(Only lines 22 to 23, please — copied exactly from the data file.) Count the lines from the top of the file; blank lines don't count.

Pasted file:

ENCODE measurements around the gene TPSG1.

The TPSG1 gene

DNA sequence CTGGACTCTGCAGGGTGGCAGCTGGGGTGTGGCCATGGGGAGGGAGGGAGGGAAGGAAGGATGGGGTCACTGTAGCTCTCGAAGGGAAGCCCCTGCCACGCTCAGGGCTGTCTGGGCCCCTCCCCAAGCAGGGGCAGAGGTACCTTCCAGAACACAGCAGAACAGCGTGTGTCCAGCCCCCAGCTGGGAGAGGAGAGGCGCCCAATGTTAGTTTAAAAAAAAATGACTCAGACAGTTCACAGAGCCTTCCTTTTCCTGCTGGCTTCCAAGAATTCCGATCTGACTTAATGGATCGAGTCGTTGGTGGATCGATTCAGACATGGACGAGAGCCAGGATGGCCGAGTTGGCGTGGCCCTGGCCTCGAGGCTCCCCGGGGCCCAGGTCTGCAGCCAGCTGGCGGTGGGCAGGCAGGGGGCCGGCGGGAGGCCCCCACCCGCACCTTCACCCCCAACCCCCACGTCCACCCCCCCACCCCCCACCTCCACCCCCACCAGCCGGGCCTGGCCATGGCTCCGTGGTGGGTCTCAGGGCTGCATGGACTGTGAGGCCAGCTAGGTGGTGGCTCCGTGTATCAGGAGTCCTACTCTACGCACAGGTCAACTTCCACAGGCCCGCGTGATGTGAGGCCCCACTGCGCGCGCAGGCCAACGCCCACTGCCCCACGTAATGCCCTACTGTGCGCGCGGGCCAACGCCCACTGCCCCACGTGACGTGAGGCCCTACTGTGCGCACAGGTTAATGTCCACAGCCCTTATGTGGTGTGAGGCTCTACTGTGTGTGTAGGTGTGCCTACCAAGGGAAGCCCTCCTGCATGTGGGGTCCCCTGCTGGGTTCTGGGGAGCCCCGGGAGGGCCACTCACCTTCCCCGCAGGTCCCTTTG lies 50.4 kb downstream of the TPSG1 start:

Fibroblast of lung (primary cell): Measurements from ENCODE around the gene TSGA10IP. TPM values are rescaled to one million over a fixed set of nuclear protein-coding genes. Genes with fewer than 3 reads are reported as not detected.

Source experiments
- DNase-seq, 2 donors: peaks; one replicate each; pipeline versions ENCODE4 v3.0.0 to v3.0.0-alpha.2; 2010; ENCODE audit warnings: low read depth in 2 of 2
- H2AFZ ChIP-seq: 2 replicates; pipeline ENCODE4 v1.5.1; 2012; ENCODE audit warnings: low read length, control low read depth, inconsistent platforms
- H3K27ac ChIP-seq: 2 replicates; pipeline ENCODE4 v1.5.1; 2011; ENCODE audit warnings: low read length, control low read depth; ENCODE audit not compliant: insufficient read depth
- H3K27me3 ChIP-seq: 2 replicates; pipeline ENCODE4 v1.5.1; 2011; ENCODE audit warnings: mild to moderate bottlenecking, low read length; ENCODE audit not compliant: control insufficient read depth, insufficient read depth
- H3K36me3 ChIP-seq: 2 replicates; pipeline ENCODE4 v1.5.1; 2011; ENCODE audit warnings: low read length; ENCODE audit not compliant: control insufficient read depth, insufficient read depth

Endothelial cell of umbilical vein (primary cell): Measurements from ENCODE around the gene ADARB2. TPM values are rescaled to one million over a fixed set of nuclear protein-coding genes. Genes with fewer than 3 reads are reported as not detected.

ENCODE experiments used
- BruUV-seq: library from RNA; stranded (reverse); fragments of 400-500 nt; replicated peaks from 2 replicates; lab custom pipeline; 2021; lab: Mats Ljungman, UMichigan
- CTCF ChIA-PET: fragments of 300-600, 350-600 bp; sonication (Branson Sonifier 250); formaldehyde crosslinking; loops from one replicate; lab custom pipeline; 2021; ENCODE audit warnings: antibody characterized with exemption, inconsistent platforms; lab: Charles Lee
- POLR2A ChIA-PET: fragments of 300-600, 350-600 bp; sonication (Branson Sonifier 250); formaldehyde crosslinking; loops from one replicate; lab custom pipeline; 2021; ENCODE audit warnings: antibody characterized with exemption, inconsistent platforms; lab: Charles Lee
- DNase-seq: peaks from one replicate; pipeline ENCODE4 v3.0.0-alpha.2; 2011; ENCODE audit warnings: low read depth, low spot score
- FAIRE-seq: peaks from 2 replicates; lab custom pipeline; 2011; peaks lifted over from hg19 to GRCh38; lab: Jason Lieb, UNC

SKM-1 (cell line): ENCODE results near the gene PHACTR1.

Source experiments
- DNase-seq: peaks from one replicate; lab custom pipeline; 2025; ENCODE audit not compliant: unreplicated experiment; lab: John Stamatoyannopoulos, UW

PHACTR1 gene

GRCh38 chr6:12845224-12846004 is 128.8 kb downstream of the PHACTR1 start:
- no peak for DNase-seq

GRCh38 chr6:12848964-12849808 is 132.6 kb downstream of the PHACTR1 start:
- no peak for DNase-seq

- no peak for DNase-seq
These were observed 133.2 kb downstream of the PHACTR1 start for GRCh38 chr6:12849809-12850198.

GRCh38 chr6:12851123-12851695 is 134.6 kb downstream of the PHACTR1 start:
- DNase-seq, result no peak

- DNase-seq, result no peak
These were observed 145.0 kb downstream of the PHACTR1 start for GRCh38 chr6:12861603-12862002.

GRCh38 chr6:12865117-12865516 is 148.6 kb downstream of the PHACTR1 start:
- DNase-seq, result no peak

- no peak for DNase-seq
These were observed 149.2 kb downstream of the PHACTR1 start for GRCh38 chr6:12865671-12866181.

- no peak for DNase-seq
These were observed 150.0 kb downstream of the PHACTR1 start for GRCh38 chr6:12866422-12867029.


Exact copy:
GRCh38 chr6:12845224-12846004 is 128.8 kb downstream of the PHACTR1 start:
- no peak for DNase-seq